After finishing my PhD at the Carceral Archipelago project in September 2017, I became the Pearsall Fellow in Naval and Maritime History at the Institute of Historical Research. This involved not only a move to London, but a move into a new discipline. As a historian of punishment, I was interested in the way that histories of convict transportation overlapped with dockyards. Six months into my research project, investigating convict labour on the British imperial dockyard at Gibraltar, it’s becoming clear that convicts lives were very much shaped by their proximity to seamen, including their labour, their clothing and the discipline they were subjected to.
Arthur Griffiths, brigade-major at Gibraltar and Comptroller of Convicts in 1869, described his first sighting of the prison gang in distinctly maritime terms. He wrote: ‘They might have been a pirate’s or a slaver’s crew; their costume was nautical, a tarpaulin hat, round jacket, wide duck trousers and low shoes.’[i] Tarpaulin hats were made of canvas and waterproofed with paint or tar and were standard waterproof headgear for seamen. [ii] Round jackets and duck trousers were naval regulation standard by the mid-nineteenth century, and the convicts seemed to be wearing cast off naval slops.[iii] It seems logical that at least some of the convict gangs would wear mariners’ waterproofed attire, since dredging bays, ferrying rocks in rowboats, and placing heavy stones for the New Mole Breakwater ‘with their bodies half way up in water’ were liable to keep convicts ‘wet through for much of the day’. [iv]
As convicts worked together with free men on the dockyards, lines between them became blurred. Convicts, like seamen, were ‘easily recognised’ by ‘their swarthy, weather beaten complexions…[and] muscular well-knit frames’.[v] In the 1889 novel Ticket of Leave Man, convict Jem Dalton’s time in Gibraltar allows him to ‘pass’ as a ‘seaman on a cattle steamer’, after he escapes the convict establishment, and return to England ‘disguised by his sunburnt skin and seafarer’s manner’ to exact revenge on our hero. [vi] This fictional portrayal speaks to wider fears about that released convicts could hide in plain sight, thanks in part by the trades learnt on the dockyard.
The discipline on the penal settlement was also influenced by the naval department, who superintended part of the works. In the 1840s, for example, convicts were provided ‘a half gill of rum’ at 11 AM and 5PM, which they drank from a trough. [vii] This mirrored the daily allowance of diluted rum, known as grog, to Royal Naval seamen in the Victorian era.[viii] Convicts were also allowed to use part of their earnings, to buy goods, usually tobacco, which they were allowed to smoke in the evening in the barracks. Though official correspondence cited health reasons for grog allowance, it seems likely that the convict authorities feared insubordination if they were banned from drinking and smoking, which were provided to the sappers and dockyard workers whom they worked alongside.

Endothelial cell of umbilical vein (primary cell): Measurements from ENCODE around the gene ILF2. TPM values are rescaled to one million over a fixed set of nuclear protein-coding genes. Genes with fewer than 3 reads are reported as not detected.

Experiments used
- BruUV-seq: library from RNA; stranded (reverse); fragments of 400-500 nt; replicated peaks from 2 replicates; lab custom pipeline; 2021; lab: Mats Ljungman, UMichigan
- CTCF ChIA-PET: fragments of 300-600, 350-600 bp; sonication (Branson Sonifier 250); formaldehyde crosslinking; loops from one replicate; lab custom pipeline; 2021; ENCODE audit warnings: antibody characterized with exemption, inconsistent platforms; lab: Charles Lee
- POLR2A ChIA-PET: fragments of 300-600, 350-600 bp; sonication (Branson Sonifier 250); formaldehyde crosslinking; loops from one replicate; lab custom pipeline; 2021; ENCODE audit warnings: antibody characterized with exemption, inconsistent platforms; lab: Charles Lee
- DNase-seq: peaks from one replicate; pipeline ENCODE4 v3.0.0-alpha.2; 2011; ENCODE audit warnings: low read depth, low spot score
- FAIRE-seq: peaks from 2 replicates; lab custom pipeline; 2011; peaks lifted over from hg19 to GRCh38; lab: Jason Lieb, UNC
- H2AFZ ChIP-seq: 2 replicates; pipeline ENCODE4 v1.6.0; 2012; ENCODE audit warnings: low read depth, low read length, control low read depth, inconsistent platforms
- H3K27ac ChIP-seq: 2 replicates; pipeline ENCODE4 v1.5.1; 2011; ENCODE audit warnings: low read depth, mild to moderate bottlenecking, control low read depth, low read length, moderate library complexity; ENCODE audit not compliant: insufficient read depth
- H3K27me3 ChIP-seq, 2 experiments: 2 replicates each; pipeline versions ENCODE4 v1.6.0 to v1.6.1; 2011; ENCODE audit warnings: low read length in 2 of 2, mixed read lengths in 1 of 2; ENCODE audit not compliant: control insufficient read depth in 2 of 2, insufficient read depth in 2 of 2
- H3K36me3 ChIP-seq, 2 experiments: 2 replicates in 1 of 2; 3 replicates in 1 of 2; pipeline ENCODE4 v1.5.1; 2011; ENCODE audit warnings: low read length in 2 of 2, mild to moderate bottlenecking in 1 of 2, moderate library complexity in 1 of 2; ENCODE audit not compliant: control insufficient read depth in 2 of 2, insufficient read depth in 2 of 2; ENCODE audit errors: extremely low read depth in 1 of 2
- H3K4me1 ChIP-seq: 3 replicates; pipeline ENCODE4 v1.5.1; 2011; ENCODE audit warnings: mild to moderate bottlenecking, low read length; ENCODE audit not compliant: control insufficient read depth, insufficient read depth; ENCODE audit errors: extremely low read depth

Stoppage of grog was the most common form of punishment for minor offences, yet drunkenness caused more disciplinary refractions than it prevented. In 1854, the acting overseer, stated that he “half of the offences were committed when the men were excited by rum”.[ix] For more serious offences, convicts were flogged with a ‘cat o’nine tails’ whip against the ‘flogging mast’, and during an investigation Dr William Baly concluded that the whip which was used was an old naval cat, which was ‘much heavier than any now used in the government prison and hulks at home, or in the army.’[x] As the project continues, I will continue to investigate how the naval and military influence of the Gibraltar garrison effected how convicts experienced penal servitude on Gibraltar in the mid nineteenth century.
[i] Arthur George Frederick Griffiths, Prisons over Seas: deportation and colonization, British and American Prisoners to-day ( ‘History of Romance and Crime’ edition, orig. c.1890s), pp. 155-6.
[ii] Jack Coggins, Ships and Seamen of the American Revolution, p. 183.
[iii] Seems to be stipulated in 1891 regulations – mentioned in Simon Wills, tracing your seafaring ancestors: A guide to maritime photographs for family historians (Barnsley: Pen and Sword, 2016).
[iv] Robert Wilson (Governor of Gibraltar) to Earl Grey, 2 Jan. 1849, Gibraltar, TNA, HO 45/2929; Sir William John Codrington to Duke of Newcastle, Secretary of State for the Colonies?, 12 February 1864, Gibraltar, no. 15, in BPP 1864, vol. 40, no. 3305, ‘Annual Report of the Convict Establishment at Gibraltar for 1863’, p. 13.
Sir William John Codrington, Governor of Gibraltar, 1 Jan 1864, Gibraltar Prison, BPP 1864, vol. 40, no. 3305, ‘Annual Report of the Convict Establishment at Gibraltar for 1863’, p. 13.
[v] Arthur Griffiths, Prisons over Seas: deportation and colonization, British and American Prisoners to-day ( ‘History of Romance and Crime’ edition, orig. c.1890s), p. 163.
[vi] Tom Taylor, The Ticket of Leave Man (London: Aldine publishing co, 1889), p. 18.
[vii] Statement of Alfred Pearce (convict), 7 May 1848, BPP 1849, vol. 43, nos. 1022, 1121, ‘Convict Disicpline and Transportation. Further correspondence on the subject of convict discipline and transportation’, p. 58.
[viii] Richard Moore, ‘“We Are a Modern Navy”: Abolishing the Royal Navy’s rum ration’, The Mariner’s Mirror, 103:1 (2017), pp. 67-79.
[ix] William Baly, ‘Dr. Baly’s report on the convict establishment at Gibraltar’, 1854, TNA, CO 91/219.
[x] William Baly, ‘Dr. Baly’s report on the convict establishment at Gibraltar’, 1854, TNA, CO 91/219., pp. 38-9.